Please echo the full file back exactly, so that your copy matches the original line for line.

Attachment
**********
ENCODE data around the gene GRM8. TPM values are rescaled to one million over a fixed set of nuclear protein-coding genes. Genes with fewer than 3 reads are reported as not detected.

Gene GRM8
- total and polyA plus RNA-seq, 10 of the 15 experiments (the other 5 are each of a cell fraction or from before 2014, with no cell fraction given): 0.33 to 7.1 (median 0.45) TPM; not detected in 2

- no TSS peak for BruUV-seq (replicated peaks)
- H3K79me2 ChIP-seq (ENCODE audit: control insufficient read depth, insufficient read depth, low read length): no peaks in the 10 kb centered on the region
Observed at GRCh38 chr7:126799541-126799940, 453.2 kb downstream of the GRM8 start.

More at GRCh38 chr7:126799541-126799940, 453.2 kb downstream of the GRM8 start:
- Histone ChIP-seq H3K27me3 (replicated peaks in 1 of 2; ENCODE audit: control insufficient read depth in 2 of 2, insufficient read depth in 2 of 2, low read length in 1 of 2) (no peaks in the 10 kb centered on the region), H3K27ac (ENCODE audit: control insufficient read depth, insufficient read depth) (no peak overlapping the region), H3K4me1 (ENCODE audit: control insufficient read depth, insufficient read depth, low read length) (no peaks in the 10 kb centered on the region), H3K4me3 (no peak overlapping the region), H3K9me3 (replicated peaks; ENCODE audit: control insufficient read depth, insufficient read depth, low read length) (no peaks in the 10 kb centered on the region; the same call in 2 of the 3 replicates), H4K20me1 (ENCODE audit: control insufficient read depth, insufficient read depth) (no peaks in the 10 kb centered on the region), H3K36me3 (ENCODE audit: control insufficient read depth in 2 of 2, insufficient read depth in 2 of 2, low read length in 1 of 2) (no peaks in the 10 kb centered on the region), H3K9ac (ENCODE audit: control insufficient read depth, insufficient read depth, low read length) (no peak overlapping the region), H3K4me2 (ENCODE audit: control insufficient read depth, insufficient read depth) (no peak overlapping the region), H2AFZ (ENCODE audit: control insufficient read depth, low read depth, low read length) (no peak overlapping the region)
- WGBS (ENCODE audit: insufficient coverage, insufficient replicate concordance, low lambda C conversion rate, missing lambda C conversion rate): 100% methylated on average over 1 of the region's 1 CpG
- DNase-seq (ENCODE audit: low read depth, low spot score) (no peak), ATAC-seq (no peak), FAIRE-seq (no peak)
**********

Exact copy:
ENCODE data around the gene GRM8. TPM values are rescaled to one million over a fixed set of nuclear protein-coding genes. Genes with fewer than 3 reads are reported as not detected.

Gene GRM8
- total and polyA plus RNA-seq, 10 of the 15 experiments (the other 5 are each of a cell fraction or from before 2014, with no cell fraction given): 0.33 to 7.1 (median 0.45) TPM; not detected in 2

- no TSS peak for BruUV-seq (replicated peaks)
- H3K79me2 ChIP-seq (ENCODE audit: control insufficient read depth, insufficient read depth, low read length): no peaks in the 10 kb centered on the region
Observed at GRCh38 chr7:126799541-126799940, 453.2 kb downstream of the GRM8 start.

More at GRCh38 chr7:126799541-126799940, 453.2 kb downstream of the GRM8 start:
- Histone ChIP-seq H3K27me3 (replicated peaks in 1 of 2; ENCODE audit: control insufficient read depth in 2 of 2, insufficient read depth in 2 of 2, low read length in 1 of 2) (no peaks in the 10 kb centered on the region), H3K27ac (ENCODE audit: control insufficient read depth, insufficient read depth) (no peak overlapping the region), H3K4me1 (ENCODE audit: control insufficient read depth, insufficient read depth, low read length) (no peaks in the 10 kb centered on the region), H3K4me3 (no peak overlapping the region), H3K9me3 (replicated peaks; ENCODE audit: control insufficient read depth, insufficient read depth, low read length) (no peaks in the 10 kb centered on the region; the same call in 2 of the 3 replicates), H4K20me1 (ENCODE audit: control insufficient read depth, insufficient read depth) (no peaks in the 10 kb centered on the region), H3K36me3 (ENCODE audit: control insufficient read depth in 2 of 2, insufficient read depth in 2 of 2, low read length in 1 of 2) (no peaks in the 10 kb centered on the region), H3K9ac (ENCODE audit: control insufficient read depth, insufficient read depth, low read length) (no peak overlapping the region), H3K4me2 (ENCODE audit: control insufficient read depth, insufficient read depth) (no peak overlapping the region), H2AFZ (ENCODE audit: control insufficient read depth, low read depth, low read length) (no peak overlapping the region)
- WGBS (ENCODE audit: insufficient coverage, insufficient replicate concordance, low lambda C conversion rate, missing lambda C conversion rate): 100% methylated on average over 1 of the region's 1 CpG
- DNase-seq (ENCODE audit: low read depth, low spot score) (no peak), ATAC-seq (no peak), FAIRE-seq (no peak)